Occasionally, there are moments in time when you forget yourself, when work requirements, family commitments, the to-do list all just fall away.
These moments can be rare, but when they happen, they can recharge your spirit, make your shoulders relax and allow your body to completely exhale.
As I trudged up Talcott Mountain State Park's Tower Trail Monday morning (yes, trudged — I was huffing and puffing a bit), I welcomed the sight of the well-worn path cutting through a strip of trees I assumed were the only things between me and the overlook I hoped to find.
I was right. On the other side was a breathtaking view of the Farmington Valley.
It was overcast, but the shadows did not completely subdue the vibrant oranges, yellows and random blazes of red that dotted the valley, interrupted only by fields, McMansions, a few commercial buildings and a golf course.
I allowed myself a moment to sit near the edge of the overlook on the granite that cut through the ground. I truly don’t do that — just sit — often enough. I’m not exactly sure how long I sat there — maybe 15 or 20 minutes — but it was long enough that I forgot myself.
Instead of thinking about deadlines, emails, spreadsheets and Google Docs, I was mesmerized by the swaying branches, the rustling of dried grass and the buzz of two bees close by. I stared at and past my boots, letting my eyes switch their focus between the laces, the trees and the horizon. Every once in a while I heard something that sounded like a construction vehicle whir by in the distance (turns out they were doing work on the trail), but it was background noise, nothing that snapped me out of my trance.
It took a black dog and his two female companions to remind me that my butt had fallen asleep from sitting on the rocks. I got up, stretched, checked my iPhone, smiled and continued on to the Heublein Tower to finish my hike.
I needed that. I needed to take in a scenic view from a breathtaking vista overlooking the brilliance that is Connecticut, New England, in autumn. It made me wonder where else in central and eastern Connecticut people can be so fortunate as to enjoy the wonders of fall, so I did what we do here at Patch: I asked.
The response from the local editors who work here and the readers we enjoy interacting with each day was spectacular. Below is an abbreviated list of some of their recommendations. Feel free to add your own in the comments:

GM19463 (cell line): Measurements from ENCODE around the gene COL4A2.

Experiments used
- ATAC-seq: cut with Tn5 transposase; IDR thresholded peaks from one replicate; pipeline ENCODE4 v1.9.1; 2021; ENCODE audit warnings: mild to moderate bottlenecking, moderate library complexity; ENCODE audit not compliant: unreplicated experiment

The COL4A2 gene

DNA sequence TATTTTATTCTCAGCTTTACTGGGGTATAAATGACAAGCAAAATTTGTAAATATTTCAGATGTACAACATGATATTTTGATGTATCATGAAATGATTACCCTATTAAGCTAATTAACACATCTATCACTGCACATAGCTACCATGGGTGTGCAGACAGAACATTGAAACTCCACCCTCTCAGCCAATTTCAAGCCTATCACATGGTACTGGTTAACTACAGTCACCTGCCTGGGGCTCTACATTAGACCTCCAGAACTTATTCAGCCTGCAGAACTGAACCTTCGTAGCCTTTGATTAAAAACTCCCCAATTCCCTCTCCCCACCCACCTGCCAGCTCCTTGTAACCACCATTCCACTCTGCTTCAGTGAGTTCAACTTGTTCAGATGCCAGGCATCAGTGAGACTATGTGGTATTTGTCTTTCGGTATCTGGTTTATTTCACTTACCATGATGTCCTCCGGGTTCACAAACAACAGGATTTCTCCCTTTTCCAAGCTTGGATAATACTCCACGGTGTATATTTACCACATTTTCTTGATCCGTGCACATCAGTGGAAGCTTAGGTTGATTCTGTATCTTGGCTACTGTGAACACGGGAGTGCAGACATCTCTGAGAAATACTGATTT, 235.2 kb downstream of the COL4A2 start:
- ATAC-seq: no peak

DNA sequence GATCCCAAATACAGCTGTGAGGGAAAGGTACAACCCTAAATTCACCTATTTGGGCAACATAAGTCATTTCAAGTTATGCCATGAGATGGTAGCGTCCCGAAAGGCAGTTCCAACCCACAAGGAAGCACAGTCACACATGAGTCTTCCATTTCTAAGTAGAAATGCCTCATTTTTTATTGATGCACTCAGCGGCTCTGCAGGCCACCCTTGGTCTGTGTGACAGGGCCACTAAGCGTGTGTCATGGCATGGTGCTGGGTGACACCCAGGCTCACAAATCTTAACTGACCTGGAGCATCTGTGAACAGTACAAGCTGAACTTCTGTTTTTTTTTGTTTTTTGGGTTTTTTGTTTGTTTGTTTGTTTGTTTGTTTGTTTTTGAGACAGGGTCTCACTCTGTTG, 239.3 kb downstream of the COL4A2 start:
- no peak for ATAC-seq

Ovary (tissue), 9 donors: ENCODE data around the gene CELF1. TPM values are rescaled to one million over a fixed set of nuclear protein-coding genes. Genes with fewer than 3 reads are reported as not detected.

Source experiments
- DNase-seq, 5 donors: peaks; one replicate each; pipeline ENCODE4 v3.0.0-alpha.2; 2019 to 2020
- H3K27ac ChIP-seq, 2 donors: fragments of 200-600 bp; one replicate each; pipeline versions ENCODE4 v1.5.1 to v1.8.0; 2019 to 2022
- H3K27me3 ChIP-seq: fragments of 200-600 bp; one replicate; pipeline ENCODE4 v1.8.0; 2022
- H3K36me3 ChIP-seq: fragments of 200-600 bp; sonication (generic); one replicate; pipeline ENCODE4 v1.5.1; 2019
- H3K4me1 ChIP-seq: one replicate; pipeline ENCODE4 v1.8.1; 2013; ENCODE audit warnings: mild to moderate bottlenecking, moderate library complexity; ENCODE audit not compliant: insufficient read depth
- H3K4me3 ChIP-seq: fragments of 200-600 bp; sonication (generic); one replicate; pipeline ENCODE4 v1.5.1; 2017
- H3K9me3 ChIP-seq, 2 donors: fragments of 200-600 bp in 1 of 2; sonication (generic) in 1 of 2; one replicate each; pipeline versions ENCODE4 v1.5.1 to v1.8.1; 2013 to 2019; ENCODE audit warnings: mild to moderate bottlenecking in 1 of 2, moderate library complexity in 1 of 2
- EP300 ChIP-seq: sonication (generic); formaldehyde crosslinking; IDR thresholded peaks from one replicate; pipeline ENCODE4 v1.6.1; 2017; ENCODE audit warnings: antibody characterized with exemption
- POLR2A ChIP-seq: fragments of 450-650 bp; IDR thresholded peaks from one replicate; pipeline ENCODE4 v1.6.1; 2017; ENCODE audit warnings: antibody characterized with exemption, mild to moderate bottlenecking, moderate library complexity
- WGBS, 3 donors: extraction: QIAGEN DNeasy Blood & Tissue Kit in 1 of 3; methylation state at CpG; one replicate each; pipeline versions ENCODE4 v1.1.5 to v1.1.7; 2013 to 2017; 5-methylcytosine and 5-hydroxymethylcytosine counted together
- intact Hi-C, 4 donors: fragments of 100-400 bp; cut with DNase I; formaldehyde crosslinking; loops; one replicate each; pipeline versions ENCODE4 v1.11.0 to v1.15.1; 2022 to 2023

- Heublein Tower, Talcott Mountain State Park, Simsbury
- Shenipsit State Forest, Observation Tower, Somers (note: The view is spectatular, but, unfortunately, the tower has been heavily graffitied, and not with the nice kind. Keep that in mind if you bring young'uns and you don't want to explain various 4 or 5 lettered words.)
- Mansfield Hollow State Park, Mansfield
- Lookout Mountain, Case Moutain Park, Manchester
- Enders Falls, Granby
- Dinosaur State Park, Rocky Hill
- Sleeping Giant State Park, Hamden
- Higby Mountain, Middletown
- Pachaug State Forest, Voluntown (the Chapman or Green Falls area are both beautifal, but Mt. Misery provides a great vantage point.)
- Peace Nature Sanctuary, Mystic
- Metacomet Ridge in Middlefield rises above Black Pond to offer stunning views of central Connecticut, including Meriden's Castle Craig to the west and Middletown to the east. The blue blazed trails of the Metacomet are maintained by the Connecticut Forest and Park Association. (Best access: Black Pond located on the Middlefield/Meriden line. Take outer East Main Street to pond.)
- Mount Pisgah, Durham (use the blue blazed Mattabesett trail off of Pisgah Road and Cream Pot Road.)
- Bear Mountain: The highest peak in Connecticut offers a moderate challenge with some steep sections and a gradual incline. But the Bear Mountain trail - which is a section of the Appalachian Trail - rewards hikers with gorgeous views of the Litchfield hills, the Berkshire Mountains in Southern Massachusetts and the Taconic Mountains in New York.
- Steep Rock is an easy, walkable area that offers trails and beautiful scenery of the Shepaug River and the hills of Washington.
- Oswegatchie Hills, East Lyme
- Hartman Park, Old Lyme and Lyme
- Rockland Preserve, Madison
- Guilford Land Conservation Trust, Guilford
- Hammonasset Beach State Park, Madison